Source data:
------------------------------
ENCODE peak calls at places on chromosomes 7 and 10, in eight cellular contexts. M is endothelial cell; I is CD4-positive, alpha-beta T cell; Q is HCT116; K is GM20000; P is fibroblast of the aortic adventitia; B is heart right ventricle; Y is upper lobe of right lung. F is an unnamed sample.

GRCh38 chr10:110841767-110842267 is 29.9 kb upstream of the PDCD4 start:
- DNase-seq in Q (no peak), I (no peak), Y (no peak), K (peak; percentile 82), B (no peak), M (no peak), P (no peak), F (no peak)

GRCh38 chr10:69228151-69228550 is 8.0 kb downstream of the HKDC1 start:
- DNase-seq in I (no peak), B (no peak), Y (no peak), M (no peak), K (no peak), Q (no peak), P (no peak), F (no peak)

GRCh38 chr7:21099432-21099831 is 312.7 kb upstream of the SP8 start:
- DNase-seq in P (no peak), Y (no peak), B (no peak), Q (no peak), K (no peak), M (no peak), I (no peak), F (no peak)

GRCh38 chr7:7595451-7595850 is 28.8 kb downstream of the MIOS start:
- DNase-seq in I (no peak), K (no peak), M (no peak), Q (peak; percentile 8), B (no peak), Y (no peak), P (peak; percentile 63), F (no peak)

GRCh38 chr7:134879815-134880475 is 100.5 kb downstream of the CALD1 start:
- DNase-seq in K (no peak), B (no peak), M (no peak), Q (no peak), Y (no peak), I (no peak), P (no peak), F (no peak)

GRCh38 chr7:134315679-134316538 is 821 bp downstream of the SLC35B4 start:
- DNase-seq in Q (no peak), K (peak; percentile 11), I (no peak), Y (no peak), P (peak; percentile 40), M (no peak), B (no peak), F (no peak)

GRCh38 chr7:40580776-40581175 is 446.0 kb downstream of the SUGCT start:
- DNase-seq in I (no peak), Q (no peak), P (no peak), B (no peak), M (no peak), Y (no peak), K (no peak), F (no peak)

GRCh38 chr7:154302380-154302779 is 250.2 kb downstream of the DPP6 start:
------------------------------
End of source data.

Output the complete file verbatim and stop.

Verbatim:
ENCODE peak calls at places on chromosomes 7 and 10, in eight cellular contexts. M is endothelial cell; I is CD4-positive, alpha-beta T cell; Q is HCT116; K is GM20000; P is fibroblast of the aortic adventitia; B is heart right ventricle; Y is upper lobe of right lung. F is an unnamed sample.

GRCh38 chr10:110841767-110842267 is 29.9 kb upstream of the PDCD4 start:
- DNase-seq in Q (no peak), I (no peak), Y (no peak), K (peak; percentile 82), B (no peak), M (no peak), P (no peak), F (no peak)

GRCh38 chr10:69228151-69228550 is 8.0 kb downstream of the HKDC1 start:
- DNase-seq in I (no peak), B (no peak), Y (no peak), M (no peak), K (no peak), Q (no peak), P (no peak), F (no peak)

GRCh38 chr7:21099432-21099831 is 312.7 kb upstream of the SP8 start:
- DNase-seq in P (no peak), Y (no peak), B (no peak), Q (no peak), K (no peak), M (no peak), I (no peak), F (no peak)

GRCh38 chr7:7595451-7595850 is 28.8 kb downstream of the MIOS start:
- DNase-seq in I (no peak), K (no peak), M (no peak), Q (peak; percentile 8), B (no peak), Y (no peak), P (peak; percentile 63), F (no peak)

GRCh38 chr7:134879815-134880475 is 100.5 kb downstream of the CALD1 start:
- DNase-seq in K (no peak), B (no peak), M (no peak), Q (no peak), Y (no peak), I (no peak), P (no peak), F (no peak)

GRCh38 chr7:134315679-134316538 is 821 bp downstream of the SLC35B4 start:
- DNase-seq in Q (no peak), K (peak; percentile 11), I (no peak), Y (no peak), P (peak; percentile 40), M (no peak), B (no peak), F (no peak)

GRCh38 chr7:40580776-40581175 is 446.0 kb downstream of the SUGCT start:
- DNase-seq in I (no peak), Q (no peak), P (no peak), B (no peak), M (no peak), Y (no peak), K (no peak), F (no peak)

GRCh38 chr7:154302380-154302779 is 250.2 kb downstream of the DPP6 start: